Endometriosis is a problem many women have during their childbearing years. It means that the tissue that lines your uterus (endometrium) is also growing outside your uterus. They usually grow on the ovaries, the fallopian tubes, the outer wall of the uterus, the guts, or other organs in the belly. In rare cases they spread to areas beyond the belly.
When you have endometriosis, the implants of tissue outside your uterus act just like the tissue lining your uterus. During your menstrual cycle, they get thicker, then break down and bleed. But the blood cannot flow out of your body. The implants can get irritated and painful. Sometimes they form scar tissue or fluid-filled sacs (cysts).
You may have the following symptoms:
- Dysmenorrhoea (painful periods)
- Chronic pelvic pain
- Pain during sex
- Abnormal bleeding – heavy periods, bleeding in between periods, bleeding after sex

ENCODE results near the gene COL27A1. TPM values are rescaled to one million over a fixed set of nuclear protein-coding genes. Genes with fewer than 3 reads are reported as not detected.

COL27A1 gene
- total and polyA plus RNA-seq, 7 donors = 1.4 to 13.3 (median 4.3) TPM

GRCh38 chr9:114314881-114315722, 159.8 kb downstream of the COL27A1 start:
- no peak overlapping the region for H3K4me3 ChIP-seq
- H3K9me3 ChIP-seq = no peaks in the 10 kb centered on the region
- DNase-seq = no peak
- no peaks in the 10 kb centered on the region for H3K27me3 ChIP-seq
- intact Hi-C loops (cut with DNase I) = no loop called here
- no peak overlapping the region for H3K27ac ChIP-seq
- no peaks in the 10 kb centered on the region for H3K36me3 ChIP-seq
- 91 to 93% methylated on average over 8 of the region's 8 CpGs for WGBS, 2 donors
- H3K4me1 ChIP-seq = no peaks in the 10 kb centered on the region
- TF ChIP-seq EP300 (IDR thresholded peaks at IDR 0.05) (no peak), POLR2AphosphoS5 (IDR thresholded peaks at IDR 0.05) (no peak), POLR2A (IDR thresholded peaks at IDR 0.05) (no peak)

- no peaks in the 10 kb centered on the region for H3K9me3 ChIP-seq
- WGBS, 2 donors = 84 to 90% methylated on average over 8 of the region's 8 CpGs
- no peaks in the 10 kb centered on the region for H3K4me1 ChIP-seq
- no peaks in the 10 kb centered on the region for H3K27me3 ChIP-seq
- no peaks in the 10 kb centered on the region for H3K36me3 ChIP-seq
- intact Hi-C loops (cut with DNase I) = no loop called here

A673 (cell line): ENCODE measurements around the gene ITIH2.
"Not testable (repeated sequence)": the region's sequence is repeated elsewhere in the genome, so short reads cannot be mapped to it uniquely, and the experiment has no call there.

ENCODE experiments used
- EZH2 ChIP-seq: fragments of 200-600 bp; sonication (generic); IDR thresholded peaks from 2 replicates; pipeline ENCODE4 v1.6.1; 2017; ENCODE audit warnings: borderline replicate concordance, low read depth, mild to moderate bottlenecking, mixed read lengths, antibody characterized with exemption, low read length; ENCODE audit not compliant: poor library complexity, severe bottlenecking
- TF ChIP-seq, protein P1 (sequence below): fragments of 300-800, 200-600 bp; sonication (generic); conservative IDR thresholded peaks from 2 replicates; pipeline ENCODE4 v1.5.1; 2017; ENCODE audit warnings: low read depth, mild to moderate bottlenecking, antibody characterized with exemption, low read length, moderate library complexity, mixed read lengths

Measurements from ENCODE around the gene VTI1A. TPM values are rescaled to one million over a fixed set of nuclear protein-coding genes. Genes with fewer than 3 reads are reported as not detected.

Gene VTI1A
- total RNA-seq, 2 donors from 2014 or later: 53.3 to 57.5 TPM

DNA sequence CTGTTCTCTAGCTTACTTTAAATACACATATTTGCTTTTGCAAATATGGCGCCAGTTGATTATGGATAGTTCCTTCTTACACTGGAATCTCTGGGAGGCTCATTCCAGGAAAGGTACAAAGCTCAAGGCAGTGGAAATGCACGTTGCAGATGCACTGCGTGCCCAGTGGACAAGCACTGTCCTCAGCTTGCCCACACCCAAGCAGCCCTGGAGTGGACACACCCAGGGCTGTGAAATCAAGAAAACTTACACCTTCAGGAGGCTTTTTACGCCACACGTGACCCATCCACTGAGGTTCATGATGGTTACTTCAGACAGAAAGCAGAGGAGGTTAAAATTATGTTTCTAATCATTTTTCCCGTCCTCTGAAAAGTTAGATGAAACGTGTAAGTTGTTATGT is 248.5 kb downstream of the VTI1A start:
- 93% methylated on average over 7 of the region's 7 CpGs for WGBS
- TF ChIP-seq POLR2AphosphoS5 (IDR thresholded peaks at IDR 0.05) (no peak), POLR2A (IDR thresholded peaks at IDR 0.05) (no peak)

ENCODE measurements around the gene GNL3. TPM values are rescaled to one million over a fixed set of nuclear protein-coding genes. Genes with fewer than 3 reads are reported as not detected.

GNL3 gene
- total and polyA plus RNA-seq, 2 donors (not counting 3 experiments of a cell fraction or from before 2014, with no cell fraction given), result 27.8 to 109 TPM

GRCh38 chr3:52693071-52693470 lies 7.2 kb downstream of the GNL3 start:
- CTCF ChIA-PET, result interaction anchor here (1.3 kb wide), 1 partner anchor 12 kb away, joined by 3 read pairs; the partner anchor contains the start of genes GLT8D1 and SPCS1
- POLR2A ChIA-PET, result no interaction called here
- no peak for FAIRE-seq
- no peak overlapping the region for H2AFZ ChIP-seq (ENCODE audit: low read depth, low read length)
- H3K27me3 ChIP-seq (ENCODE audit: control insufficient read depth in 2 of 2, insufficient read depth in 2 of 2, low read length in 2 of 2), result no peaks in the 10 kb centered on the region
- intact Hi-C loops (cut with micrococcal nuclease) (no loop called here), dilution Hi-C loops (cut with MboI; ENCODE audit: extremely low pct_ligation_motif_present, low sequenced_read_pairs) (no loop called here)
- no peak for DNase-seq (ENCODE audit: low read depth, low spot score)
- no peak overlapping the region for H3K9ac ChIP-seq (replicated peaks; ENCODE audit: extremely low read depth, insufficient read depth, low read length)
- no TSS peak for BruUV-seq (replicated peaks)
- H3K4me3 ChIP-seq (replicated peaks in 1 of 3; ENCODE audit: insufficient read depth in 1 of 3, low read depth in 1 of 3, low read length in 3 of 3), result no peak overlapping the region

- Subfertility problem
Ultrasound scan may reveal endometriotic cysts (chocolate cysts) or adenomyosis (uniform enlargement of the uterus). Blood test may show elevated CA 125 level. Sometimes a type of surgery called laparoscopy (key-hole surgery) may be needed to confirm you have endometriosis and exclude other causes of pelvic pain or subfertility.
Treatment choices depend on your symptoms and whether you want to get pregnant. These include:
- Anti-inflammatory drugs – these are analgesics to reduce bleeding and pain
- Hormone therapy (includes oral contraceptive pills or injections)
- Laparoscopy (key-hole surgery) to remove implants and scar tissue and endometriotic cysts. This may reduce pain, and it may also help you get pregnant.
- As last resort for severe pain, some women have their uterus and ovaries removed (hysterectomy and oophorectomy).